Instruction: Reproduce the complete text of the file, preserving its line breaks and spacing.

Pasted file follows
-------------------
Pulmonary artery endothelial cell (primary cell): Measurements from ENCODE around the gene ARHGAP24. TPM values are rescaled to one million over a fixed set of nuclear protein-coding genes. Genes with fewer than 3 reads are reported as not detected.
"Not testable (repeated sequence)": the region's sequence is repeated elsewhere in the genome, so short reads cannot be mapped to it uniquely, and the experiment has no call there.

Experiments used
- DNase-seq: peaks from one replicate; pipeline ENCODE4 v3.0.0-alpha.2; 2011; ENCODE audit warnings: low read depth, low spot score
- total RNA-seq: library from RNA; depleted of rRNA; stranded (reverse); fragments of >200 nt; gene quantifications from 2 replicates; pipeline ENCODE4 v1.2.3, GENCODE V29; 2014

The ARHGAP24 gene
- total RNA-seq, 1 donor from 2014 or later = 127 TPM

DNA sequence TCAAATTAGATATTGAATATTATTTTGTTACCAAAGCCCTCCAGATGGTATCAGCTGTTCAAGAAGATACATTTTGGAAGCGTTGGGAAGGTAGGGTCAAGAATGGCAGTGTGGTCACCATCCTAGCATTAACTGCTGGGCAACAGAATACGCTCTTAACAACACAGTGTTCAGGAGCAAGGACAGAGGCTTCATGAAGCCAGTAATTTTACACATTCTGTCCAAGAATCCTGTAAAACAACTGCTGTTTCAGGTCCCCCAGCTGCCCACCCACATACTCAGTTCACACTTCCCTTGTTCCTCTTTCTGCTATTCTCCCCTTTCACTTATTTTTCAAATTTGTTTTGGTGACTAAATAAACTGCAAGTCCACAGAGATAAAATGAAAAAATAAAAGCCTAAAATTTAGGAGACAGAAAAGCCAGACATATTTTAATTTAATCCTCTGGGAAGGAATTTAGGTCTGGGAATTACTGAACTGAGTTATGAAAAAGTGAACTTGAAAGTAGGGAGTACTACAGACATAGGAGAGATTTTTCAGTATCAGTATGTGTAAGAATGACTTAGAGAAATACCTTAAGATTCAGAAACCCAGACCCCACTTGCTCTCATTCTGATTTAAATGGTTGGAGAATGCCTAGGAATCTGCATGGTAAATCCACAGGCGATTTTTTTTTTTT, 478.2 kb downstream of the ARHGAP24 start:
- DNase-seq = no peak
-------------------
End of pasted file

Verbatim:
Pulmonary artery endothelial cell (primary cell): Measurements from ENCODE around the gene ARHGAP24. TPM values are rescaled to one million over a fixed set of nuclear protein-coding genes. Genes with fewer than 3 reads are reported as not detected.
"Not testable (repeated sequence)": the region's sequence is repeated elsewhere in the genome, so short reads cannot be mapped to it uniquely, and the experiment has no call there.

Experiments used
- DNase-seq: peaks from one replicate; pipeline ENCODE4 v3.0.0-alpha.2; 2011; ENCODE audit warnings: low read depth, low spot score
- total RNA-seq: library from RNA; depleted of rRNA; stranded (reverse); fragments of >200 nt; gene quantifications from 2 replicates; pipeline ENCODE4 v1.2.3, GENCODE V29; 2014

The ARHGAP24 gene
- total RNA-seq, 1 donor from 2014 or later = 127 TPM

DNA sequence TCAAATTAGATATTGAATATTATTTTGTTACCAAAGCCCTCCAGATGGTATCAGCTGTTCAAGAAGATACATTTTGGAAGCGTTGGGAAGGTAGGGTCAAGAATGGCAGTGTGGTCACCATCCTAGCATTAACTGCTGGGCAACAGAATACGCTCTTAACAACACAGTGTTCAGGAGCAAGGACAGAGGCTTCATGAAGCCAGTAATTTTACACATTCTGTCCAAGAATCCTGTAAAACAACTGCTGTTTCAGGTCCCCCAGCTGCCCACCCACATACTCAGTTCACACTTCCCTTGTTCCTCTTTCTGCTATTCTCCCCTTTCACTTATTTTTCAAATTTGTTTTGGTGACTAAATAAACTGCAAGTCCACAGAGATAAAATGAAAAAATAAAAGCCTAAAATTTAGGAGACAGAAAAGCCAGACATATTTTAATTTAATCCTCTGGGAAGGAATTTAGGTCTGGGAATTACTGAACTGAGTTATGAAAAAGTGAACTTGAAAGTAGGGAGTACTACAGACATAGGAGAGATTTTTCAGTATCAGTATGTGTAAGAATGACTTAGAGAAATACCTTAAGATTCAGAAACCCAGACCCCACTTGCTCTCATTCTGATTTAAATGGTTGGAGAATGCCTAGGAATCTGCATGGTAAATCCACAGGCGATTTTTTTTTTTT, 478.2 kb downstream of the ARHGAP24 start:
- DNase-seq = no peak